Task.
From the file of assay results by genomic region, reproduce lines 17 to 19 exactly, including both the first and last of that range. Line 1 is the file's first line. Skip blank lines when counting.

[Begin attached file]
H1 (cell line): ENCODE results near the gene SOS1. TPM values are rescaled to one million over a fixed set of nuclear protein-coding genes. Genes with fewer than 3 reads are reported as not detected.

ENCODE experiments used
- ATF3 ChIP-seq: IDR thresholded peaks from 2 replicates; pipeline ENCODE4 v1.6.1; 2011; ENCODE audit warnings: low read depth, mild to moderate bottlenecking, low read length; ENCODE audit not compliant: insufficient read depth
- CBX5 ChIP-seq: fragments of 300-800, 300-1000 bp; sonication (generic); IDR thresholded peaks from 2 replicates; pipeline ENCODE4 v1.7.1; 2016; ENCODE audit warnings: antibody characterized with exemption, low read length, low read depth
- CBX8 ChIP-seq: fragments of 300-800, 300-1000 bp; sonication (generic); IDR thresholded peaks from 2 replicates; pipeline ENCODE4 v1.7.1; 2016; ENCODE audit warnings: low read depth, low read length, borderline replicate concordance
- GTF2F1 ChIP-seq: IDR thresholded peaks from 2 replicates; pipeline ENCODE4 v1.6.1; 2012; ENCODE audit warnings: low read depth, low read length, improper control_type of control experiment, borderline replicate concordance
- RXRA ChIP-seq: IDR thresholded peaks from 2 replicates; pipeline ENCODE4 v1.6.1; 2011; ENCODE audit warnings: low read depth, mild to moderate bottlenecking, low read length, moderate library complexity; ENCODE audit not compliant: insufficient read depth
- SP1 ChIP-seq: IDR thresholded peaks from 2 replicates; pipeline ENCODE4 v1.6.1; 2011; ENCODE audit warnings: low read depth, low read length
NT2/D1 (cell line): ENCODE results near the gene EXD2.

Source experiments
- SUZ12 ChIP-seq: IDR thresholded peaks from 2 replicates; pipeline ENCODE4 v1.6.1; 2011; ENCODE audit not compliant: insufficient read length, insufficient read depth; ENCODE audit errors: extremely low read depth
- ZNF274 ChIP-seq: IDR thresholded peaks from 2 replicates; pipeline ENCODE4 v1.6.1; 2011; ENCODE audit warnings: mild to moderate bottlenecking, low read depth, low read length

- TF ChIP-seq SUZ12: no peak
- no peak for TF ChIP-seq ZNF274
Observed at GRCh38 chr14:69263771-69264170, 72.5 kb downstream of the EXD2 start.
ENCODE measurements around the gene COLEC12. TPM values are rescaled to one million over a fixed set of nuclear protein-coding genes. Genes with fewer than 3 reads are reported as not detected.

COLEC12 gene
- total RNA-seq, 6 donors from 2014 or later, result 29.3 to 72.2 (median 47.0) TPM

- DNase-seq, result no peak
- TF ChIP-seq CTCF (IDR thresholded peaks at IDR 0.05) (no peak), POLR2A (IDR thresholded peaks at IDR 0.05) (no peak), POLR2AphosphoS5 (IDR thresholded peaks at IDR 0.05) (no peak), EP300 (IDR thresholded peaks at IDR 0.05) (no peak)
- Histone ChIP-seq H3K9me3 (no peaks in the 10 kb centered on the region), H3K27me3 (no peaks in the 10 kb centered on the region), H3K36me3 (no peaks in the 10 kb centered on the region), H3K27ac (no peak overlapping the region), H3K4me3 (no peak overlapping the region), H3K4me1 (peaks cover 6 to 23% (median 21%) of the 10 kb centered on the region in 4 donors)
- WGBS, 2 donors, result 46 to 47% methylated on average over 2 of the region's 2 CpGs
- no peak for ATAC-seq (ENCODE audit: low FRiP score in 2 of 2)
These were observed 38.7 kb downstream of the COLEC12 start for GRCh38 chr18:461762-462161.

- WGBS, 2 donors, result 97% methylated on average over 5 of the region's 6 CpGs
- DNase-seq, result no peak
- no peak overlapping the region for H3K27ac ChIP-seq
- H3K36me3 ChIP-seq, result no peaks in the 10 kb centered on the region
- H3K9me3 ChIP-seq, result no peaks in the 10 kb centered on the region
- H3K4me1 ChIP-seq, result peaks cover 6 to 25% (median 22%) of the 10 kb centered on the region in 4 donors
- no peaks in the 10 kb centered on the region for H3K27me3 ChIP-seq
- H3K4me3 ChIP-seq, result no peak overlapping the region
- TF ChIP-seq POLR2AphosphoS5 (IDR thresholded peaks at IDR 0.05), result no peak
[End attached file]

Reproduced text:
COLEC12 gene
- total RNA-seq, 6 donors from 2014 or later, result 29.3 to 72.2 (median 47.0) TPM

- DNase-seq, result no peak